This post is part of a series on 12 Miracles of Spiritual Growth by E. Kent Rogers, which was featured earlier this month on the Patheos Book Club, and which I was invited to discuss as part of the Book Club Roundtable.
Do I want to be healed from feelings of unworthiness? That’s a real question. And in fact, right now, I’m leaning toward “no.” So my feelings toward the first chapter of 12 Miracles of Spiritual Growth – a chapter entitled “Healing from Feelings of Unworthiness” – are mixed.
The chapter deals with a story that I used to find immensely troubling. The text is Matthew 15:21-28:
Then Jesus went out from there and departed to the region of Tyre and Sidon. And behold, a woman of Canaan came from that region and cried out to Him, saying, “Have mercy on me, O Lord, Son of David! My daughter is severely demon-possessed.” But He answered her not a word. And His disciples came and urged Him, saying, “Send her away, for she cries out after us.” But He answered and said, “I was not sent except to the lost sheep of the house of Israel.” Then she came and worshiped Him, saying, “Lord, help me!” But He answered and said, “It is not good to take the children’s bread and throw it to the little dogs.” And she said, “Yes, Lord, yet even the little dogs eat the crumbs which fall from their masters’ table.” Then Jesus answered and said to her, “O woman, great is your faith! Let it be to you as you desire.” And her daughter was healed from that very hour. (Matthew 15:21-28, NKJV)
Like me, Rogers says that in the past he found this text troubling. Jesus seems so dismissive, and almost contemptuous. But Rogers recommends reading it from a different perspective; he writes, “I have found a very useful tool in coming to understand difficult passages in the Word of God, namely to assume a message of love exists in all of scripture and to search for that message” (p. 4). So, he suggests, listen with an assumption that Jesus spoke His words from love. Also, Rogers suggests using “meditative imagination” – empathizing with a character in the Bible, meditating deeply on the story from their perspective.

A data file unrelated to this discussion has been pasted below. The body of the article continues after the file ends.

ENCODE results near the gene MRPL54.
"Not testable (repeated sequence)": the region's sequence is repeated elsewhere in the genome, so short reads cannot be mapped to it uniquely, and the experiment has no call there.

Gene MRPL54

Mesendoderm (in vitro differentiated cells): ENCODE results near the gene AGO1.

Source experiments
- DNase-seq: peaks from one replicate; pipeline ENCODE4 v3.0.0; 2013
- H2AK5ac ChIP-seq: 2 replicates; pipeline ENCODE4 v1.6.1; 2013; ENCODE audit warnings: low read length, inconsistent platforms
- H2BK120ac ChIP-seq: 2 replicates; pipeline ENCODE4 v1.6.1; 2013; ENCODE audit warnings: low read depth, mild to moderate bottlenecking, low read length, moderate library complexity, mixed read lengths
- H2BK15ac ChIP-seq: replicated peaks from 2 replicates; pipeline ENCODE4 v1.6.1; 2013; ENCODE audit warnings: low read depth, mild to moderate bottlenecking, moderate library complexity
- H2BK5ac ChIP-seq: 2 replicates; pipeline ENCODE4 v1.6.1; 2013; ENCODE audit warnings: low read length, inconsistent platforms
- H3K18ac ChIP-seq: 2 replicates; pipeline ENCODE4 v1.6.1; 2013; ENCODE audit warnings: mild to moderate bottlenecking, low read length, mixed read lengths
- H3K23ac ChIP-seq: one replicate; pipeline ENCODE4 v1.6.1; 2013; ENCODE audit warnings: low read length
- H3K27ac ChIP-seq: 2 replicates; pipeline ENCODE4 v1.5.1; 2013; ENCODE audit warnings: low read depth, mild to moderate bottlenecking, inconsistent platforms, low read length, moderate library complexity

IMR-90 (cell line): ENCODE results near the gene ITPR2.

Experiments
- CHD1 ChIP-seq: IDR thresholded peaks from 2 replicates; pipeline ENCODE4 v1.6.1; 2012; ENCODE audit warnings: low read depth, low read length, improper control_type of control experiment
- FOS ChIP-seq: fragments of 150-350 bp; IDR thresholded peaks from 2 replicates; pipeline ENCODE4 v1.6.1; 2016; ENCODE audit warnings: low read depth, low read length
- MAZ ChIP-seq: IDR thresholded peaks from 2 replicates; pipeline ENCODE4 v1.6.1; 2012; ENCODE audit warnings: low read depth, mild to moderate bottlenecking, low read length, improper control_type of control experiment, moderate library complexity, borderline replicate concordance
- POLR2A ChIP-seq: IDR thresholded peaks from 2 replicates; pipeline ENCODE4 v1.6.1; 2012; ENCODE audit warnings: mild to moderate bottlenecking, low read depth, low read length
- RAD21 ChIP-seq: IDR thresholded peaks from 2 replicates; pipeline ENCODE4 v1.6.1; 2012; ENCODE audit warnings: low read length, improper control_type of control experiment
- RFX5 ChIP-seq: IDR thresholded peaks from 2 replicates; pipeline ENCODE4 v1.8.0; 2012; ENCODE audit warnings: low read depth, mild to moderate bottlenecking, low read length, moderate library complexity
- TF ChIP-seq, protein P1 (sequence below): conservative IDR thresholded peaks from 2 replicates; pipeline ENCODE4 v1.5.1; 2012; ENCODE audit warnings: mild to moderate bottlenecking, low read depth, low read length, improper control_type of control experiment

I’ve come to really value both these techniques for reading Scripture, and I think they work very well in reading this story. But when I do this, I come to a different conclusion from Rogers. He suggests that the woman needs to be challenged by Jesus to learn to stand up for herself, for her daughter’s sake – and in doing so, to learn that she is worthy. I take away a different message. Yes, the Lord speaks these words as He does because He knows they are what the woman needs to hear, rather than from contempt. But what I hear the Lord saying to me when I put myself in the woman’s shoes is, “From yourself, you have not earned anything.” And to me, the response to that is, “You’re right – but I still need you, and I still believe You can save me.” The thing that is so moving is that the woman accepts her unworthiness – and believes that the Lord has enough mercy to save her daughter anyway.
Maybe this isn’t so different from what Rogers has in mind – he writes, “This wonderful woman is inspiring in that she refused to let anything take precedence over her love for her daughter, not even her pride.” And the kind of unworthiness that says, “I am unworthy – and the Lord can do nothing to change me, or make me better, or use me to serve others,” is a one that does need to be healed. But for myself, a bigger struggle is with the feeling that I am worthy. The beauty of the meditative approach Rogers suggests is that with his method, I can clearly hear message I need to hear, whatever anyone else needs from the story.